Comerica's moving to Dallas, sure, but bringing with it only 200 employees, which means, according to its top execs, some 7,300 emplyees will stay in Michigan -- many of them in Detroit Rock City. Nonetheless, yesterday a group of Detroit ministers marched in front of Comerica Inc.'s downtown Detroit tower to protest its coming to Dallas by year's end. "We're calling on the community to leave Comerica as Comerica is leaving Detroit," said Rev. Charles E. Williams, president of the Mary Terrell Council for Community Empowerment in Detroit. "At least 200 key jobs at Comerica will be leaving Detroit that will have an affect on our housing economy, daycare economy, our food and everything else in Detroit." Yeah, their food.
Meanwhile, The Dallas Morning News today is "hopping happy" over the relocation -- which will cost taxpayers some $4 million, once you total up the dough being offered by the the Texas Enterprise Fund (a $3.5 million grant) and the city, which will give Comerica some $500,000 in economic incentives over 10 years when the city council gives its inevitable blessing. (Somehow, "hopping happy" doesn't seem very Big Market Daily, does it?)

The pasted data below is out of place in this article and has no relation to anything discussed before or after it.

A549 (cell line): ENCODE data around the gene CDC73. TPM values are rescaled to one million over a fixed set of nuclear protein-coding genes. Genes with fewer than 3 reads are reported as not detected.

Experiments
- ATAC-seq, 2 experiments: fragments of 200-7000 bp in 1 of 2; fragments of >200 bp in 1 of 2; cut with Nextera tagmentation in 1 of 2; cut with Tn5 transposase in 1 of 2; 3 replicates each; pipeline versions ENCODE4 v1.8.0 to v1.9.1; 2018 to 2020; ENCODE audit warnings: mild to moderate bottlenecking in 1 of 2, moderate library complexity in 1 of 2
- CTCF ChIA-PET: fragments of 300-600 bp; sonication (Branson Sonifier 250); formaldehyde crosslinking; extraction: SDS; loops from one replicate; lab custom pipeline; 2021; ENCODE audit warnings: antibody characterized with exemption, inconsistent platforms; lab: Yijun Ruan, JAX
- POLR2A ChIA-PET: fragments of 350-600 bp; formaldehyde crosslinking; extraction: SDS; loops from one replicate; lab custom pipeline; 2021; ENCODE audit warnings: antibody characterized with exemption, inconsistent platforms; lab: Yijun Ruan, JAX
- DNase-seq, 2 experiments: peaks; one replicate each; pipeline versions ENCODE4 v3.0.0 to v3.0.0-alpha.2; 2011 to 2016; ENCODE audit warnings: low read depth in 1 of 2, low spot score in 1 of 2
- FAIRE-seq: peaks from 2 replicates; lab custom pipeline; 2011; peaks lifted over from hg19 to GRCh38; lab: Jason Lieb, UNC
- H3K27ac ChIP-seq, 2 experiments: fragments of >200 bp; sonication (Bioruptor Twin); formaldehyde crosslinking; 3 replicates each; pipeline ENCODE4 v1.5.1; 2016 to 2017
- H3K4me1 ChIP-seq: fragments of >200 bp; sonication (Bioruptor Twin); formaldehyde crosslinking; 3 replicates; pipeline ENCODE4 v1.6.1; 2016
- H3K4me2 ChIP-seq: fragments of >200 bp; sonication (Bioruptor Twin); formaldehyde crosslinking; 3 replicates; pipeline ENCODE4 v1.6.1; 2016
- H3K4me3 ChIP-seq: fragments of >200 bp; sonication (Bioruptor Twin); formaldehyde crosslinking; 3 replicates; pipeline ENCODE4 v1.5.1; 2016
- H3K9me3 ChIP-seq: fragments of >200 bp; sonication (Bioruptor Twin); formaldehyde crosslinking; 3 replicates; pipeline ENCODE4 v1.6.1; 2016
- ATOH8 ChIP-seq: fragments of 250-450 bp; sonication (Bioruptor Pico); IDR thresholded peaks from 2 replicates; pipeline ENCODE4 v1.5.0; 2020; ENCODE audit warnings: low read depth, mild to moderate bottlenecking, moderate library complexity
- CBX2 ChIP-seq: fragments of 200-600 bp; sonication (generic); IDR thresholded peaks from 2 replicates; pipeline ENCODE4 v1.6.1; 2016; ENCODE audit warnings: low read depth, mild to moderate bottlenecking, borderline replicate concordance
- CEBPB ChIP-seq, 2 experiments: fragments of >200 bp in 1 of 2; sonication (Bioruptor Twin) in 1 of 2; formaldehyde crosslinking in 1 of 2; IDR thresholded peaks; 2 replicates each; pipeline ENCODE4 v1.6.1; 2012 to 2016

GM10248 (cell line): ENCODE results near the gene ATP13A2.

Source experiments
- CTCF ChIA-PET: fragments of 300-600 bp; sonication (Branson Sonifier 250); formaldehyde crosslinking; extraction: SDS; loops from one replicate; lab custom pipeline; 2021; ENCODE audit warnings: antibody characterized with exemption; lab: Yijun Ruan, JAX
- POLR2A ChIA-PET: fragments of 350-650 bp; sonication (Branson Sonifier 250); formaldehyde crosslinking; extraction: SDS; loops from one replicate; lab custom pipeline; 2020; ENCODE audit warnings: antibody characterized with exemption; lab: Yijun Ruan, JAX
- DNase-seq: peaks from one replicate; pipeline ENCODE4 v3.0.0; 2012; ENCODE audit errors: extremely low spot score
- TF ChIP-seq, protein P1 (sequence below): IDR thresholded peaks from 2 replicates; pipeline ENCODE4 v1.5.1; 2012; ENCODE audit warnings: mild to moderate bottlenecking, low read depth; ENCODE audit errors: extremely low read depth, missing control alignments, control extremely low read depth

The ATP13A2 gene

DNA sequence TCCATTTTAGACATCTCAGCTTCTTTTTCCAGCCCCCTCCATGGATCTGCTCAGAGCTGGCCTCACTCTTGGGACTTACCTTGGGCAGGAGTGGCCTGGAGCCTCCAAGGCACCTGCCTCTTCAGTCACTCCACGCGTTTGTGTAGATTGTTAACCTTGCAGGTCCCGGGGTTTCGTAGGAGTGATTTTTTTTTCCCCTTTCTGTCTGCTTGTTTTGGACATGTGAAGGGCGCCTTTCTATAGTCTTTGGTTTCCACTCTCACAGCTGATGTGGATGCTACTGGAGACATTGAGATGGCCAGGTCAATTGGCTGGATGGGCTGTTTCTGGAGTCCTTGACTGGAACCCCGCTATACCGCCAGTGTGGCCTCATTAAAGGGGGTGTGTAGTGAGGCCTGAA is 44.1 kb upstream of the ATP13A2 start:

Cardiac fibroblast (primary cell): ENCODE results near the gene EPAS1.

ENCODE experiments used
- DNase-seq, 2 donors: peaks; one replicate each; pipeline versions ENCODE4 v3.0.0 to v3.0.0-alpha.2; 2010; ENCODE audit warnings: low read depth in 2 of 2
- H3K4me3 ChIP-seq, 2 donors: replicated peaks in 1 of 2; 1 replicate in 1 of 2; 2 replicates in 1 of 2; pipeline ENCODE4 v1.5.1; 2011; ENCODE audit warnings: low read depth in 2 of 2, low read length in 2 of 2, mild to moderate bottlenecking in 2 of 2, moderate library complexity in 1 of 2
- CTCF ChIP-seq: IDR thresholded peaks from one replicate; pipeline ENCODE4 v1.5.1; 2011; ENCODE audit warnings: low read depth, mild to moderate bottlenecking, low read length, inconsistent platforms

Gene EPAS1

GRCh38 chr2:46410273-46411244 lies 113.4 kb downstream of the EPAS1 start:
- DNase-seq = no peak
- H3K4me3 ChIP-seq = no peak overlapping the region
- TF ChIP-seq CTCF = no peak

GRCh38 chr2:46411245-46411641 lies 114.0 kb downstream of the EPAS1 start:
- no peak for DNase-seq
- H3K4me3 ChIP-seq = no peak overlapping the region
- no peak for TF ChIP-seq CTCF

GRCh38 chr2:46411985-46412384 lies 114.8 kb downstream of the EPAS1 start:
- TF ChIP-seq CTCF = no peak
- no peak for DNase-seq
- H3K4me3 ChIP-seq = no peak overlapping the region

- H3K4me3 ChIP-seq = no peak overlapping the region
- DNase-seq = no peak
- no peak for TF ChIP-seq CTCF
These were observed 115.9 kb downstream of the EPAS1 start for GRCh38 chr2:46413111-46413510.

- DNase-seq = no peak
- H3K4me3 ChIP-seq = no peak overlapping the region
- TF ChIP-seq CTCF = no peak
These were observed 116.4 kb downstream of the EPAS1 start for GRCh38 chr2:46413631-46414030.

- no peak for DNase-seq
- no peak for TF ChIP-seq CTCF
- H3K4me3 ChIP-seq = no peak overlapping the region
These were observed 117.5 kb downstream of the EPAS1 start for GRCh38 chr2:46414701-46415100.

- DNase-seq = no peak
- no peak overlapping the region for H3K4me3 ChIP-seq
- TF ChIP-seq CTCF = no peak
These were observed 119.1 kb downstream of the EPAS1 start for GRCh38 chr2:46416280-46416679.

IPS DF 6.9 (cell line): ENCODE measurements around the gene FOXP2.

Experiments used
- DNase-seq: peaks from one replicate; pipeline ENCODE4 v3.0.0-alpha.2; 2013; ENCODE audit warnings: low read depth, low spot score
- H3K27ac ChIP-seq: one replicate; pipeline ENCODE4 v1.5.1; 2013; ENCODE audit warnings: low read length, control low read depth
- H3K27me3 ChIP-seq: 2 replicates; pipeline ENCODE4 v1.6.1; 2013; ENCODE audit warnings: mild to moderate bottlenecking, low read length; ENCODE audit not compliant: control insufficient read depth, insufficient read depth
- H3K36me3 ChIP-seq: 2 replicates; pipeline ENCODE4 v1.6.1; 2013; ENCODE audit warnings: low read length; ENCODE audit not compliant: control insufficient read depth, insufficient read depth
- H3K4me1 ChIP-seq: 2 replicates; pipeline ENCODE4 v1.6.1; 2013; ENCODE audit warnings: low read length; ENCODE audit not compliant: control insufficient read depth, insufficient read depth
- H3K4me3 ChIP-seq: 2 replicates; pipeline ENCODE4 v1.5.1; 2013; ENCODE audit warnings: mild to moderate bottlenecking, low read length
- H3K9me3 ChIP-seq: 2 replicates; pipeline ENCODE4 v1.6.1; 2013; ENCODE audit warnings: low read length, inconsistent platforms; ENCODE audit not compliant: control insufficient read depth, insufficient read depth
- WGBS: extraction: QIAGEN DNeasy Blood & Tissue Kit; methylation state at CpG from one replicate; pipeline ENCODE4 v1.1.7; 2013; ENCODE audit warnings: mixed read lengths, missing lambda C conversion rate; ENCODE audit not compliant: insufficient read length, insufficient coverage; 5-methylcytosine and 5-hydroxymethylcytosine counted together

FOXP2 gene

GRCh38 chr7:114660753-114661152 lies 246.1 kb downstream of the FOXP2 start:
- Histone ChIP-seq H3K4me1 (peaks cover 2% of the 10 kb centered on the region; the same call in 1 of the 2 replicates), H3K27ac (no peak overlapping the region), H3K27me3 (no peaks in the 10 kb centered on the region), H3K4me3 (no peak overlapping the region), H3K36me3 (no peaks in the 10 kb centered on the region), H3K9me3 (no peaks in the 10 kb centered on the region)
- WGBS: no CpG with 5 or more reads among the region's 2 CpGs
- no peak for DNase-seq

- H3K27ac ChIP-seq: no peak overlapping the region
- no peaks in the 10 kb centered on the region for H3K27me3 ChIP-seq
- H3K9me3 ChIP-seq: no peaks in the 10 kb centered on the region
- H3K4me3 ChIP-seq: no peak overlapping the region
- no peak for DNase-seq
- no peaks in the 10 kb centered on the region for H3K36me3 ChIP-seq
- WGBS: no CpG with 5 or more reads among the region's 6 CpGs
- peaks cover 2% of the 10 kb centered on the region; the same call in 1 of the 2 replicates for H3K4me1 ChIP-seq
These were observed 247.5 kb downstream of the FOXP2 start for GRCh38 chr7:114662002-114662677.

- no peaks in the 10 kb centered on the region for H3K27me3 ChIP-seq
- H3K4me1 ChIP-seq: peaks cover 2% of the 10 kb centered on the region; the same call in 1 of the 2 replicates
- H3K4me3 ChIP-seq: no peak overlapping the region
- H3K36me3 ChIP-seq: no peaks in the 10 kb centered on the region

And The Detroit Free Press today says Comerica's corporate HQ relocation is "risky," to say the least. After all, Comerica only has about 2.5 percent of the Dallas-Fort Worth banking market, according to the analysts at SNL Financial. That means Comerica ranks No. 7 in the area -- a far cry from the top spot secured by New York-based JP Morgan, which has 27.5 percent of the market. But the Freep piece also says Merrill Lynch, at least, likes the move: "Comerica -- which has had a presence in Texas for almost 20 years -- would have good bragging rights with a Texas headquarters. [Merrill Lynch analyst Heather] Wolf wrote that moving to Dallas could open up 'Texan banking relationships.'" --Robert Wilonsky